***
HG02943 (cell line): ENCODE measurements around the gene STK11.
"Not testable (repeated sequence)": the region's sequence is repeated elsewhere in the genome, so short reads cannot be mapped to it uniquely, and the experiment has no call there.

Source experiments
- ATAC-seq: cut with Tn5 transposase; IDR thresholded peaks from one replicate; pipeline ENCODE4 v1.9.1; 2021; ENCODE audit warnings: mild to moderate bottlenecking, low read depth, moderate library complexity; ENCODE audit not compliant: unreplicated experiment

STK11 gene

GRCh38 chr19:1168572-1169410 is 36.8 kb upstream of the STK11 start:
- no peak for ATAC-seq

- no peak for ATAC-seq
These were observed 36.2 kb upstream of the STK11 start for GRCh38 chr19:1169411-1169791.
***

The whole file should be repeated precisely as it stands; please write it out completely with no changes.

HG02943 (cell line): ENCODE measurements around the gene STK11.
"Not testable (repeated sequence)": the region's sequence is repeated elsewhere in the genome, so short reads cannot be mapped to it uniquely, and the experiment has no call there.

Source experiments
- ATAC-seq: cut with Tn5 transposase; IDR thresholded peaks from one replicate; pipeline ENCODE4 v1.9.1; 2021; ENCODE audit warnings: mild to moderate bottlenecking, low read depth, moderate library complexity; ENCODE audit not compliant: unreplicated experiment

STK11 gene

GRCh38 chr19:1168572-1169410 is 36.8 kb upstream of the STK11 start:
- no peak for ATAC-seq

- no peak for ATAC-seq
These were observed 36.2 kb upstream of the STK11 start for GRCh38 chr19:1169411-1169791.